Thursday, September 17, 2015
Becoming Whole: Jewish Unity in 5776© Rosh Hashanah Day 2 - Rabbi David Baum
Becoming Whole: Jewish Unity in 5776©
Rosh Hashanah Day 2 - Rabbi David Baum
Congregation Shaarei Kodesh
Do you remember where you were last summer when you heard about the kidnapping of the three Jewish teens in Israel?
I was at Camp Ramah Darom, surrounded by Jewish kids, of all ages. I quickly came to a realization, they weren't Israeli boys, they weren’t Orthodox boys, they were our boys.
Immediately after the boys were taken, the hashtag #BringBackOurBoys began and the whole Jewish world united. After the news came to us, that all three boys had been murdered by Hamas terrorists, our hearts broke, but after all the heart break, we realized something: WE NEED EACH OTHER TO BE MORE WHOLE. We need this message now even more this year after the summer we had – the summer where we debated the Iran Nuclear Deal.
Last year, there was a real battle, between Israel and Hamas. Yossi Klein HaLevi, the famous Israeli writer and thinker said to us (hundreds of rabbis gathering together to study) with a sad face: This summer, the battle wasn’t in Israel, it was here, in the U.S. on Capitol Hill, in our living rooms and dining rooms, in coffee shops, and of course, online on Facebook and Twitter, and even in our Batei Knesset as we discussed the Iran Nuclear Deal. He said, for the first time, we were on the front lines in a debate for Israel’s future.
Some in our Jewish community called each other names.
The Jews who supported the deal were called kapos by some. They were accused of helping to bring their fellow Jews to the slaughter.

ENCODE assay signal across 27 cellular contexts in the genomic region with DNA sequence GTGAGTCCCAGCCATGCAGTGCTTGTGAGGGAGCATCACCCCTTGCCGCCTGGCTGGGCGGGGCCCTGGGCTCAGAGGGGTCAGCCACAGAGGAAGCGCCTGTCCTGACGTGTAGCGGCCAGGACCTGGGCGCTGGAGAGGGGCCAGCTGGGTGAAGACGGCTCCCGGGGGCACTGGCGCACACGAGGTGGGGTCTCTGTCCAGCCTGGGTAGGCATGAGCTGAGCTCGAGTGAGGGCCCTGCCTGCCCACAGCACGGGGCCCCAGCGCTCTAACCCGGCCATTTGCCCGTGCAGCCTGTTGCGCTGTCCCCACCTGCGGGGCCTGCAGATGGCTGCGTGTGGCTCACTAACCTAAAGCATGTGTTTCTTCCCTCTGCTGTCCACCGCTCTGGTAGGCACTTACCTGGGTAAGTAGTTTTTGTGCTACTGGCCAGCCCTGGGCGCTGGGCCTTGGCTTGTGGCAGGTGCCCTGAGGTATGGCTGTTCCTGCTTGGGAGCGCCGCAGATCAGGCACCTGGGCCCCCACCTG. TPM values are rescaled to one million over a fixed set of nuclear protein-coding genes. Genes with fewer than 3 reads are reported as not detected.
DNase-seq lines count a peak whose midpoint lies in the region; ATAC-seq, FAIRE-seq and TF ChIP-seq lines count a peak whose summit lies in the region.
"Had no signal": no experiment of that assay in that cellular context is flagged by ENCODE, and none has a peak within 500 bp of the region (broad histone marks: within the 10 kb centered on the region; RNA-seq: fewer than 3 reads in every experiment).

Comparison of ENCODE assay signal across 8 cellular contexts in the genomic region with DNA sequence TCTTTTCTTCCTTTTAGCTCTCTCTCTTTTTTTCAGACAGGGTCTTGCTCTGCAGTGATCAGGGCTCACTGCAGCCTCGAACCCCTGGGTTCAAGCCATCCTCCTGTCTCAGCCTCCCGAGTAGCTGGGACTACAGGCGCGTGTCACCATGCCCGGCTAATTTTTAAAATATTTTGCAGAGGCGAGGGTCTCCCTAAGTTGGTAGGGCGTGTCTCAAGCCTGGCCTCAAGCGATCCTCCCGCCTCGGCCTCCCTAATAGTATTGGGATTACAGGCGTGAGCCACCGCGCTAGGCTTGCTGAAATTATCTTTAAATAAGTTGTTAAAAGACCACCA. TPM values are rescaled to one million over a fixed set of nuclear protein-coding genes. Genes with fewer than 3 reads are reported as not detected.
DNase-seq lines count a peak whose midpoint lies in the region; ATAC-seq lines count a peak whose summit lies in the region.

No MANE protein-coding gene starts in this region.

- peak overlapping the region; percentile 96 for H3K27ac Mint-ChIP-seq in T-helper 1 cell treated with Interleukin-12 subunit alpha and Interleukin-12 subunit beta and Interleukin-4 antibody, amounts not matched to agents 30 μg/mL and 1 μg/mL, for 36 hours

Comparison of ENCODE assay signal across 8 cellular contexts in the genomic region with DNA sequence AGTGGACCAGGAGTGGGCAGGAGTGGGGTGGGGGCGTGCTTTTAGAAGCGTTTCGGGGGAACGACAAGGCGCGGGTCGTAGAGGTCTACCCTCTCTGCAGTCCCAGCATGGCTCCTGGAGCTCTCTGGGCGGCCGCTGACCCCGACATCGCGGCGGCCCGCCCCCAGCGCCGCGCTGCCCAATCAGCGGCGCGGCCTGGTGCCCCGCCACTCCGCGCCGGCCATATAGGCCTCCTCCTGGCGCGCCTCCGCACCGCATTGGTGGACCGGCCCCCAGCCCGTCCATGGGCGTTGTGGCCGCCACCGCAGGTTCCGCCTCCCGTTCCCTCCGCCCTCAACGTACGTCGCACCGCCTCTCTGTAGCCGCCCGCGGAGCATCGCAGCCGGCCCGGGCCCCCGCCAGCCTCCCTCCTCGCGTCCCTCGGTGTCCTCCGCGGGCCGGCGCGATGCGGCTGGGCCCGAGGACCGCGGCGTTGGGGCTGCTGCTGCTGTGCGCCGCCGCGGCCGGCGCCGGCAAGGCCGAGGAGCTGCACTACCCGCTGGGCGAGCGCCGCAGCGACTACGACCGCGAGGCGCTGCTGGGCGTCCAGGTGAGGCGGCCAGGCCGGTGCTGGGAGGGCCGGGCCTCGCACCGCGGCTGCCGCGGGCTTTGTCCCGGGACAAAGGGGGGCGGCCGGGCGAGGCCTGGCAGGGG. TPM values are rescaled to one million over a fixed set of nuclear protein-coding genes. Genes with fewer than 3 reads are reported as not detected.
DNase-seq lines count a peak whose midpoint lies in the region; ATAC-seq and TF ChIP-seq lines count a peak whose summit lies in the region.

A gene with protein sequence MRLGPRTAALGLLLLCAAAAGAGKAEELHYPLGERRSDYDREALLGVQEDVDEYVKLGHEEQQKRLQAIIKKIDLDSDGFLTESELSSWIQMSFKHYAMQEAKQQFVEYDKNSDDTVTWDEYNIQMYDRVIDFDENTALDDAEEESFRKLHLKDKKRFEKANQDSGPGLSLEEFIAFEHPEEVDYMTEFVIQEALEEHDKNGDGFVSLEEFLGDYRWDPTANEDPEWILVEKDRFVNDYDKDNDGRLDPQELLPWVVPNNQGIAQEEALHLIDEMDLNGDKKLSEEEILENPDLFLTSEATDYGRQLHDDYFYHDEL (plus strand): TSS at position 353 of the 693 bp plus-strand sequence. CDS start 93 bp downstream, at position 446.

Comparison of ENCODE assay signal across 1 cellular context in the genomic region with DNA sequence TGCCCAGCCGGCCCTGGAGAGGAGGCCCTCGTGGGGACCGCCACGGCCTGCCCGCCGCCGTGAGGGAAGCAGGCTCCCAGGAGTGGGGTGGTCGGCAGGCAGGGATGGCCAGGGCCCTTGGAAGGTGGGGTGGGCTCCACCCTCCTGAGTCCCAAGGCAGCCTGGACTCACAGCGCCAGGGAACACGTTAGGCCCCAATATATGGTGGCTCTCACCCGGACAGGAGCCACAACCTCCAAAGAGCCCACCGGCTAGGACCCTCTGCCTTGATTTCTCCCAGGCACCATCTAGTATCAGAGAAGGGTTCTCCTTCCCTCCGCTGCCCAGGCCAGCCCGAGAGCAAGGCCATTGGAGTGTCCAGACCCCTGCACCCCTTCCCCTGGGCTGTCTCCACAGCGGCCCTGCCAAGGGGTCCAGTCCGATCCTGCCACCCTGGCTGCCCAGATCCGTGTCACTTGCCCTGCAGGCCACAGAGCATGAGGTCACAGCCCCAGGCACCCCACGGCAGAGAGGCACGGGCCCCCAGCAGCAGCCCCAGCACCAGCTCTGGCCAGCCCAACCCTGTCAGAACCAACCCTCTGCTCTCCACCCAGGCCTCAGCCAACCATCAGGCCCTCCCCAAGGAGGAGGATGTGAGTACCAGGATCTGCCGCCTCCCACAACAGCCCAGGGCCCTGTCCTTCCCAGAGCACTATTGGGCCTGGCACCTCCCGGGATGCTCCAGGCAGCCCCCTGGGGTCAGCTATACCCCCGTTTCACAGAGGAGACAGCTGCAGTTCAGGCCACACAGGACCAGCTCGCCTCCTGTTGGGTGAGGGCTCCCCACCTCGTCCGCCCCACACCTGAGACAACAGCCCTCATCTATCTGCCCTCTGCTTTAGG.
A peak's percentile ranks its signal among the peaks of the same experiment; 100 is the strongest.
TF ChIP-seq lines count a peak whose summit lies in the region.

The Jews who were against the deal were accused of dual loyalties – accused of treason against the United States of America. They were called warmongers, and many received anti-Semitic taunts from non-Jews.
Those who stayed neutral – well, they were called cowards for not choosing a side, or, just plain stupid for not being able to understand the deal.
Where do we go from here?
Thousands of years ago, there was a dispute between the academy of Shammai and the academy of Hillel where each side claimed victory: “The law is according to our views.” Suddenly, after three years of a gridlock, a force broke the stalemate: the voice of God, the Bat Kol. The voice of God states, “Elu V’ Elu Divrei Elohim Chaim.” “Your words and your words are the words of the living God…”
What struck me were God’s words – those words AND those words, are the voice of the LIVING God. God was telling them – it doesn’t matter what opinion you take, but if one of you is going to be right, then you must acknowledge that there is divinity inside the other, as crazy as it might sound in the heat of an argument, even an argument that you think has to do with the future of our lives.
If you called someone a kappo for supporting the deal, maybe you can see that they believed it was the best deal possible, that they believed they were fighting for our people.
If you called someone a war monger or a traitor for opposing the deal, maybe you could see that they feel strongly that this deal is so bad that our allies must return to the negotiating table, that they believed they were fighting for our people.
If you called someone a coward for staying neutral, perhaps they felt, what could I add to this debate except more fuel to the fire? And they believed they were fighting for our people.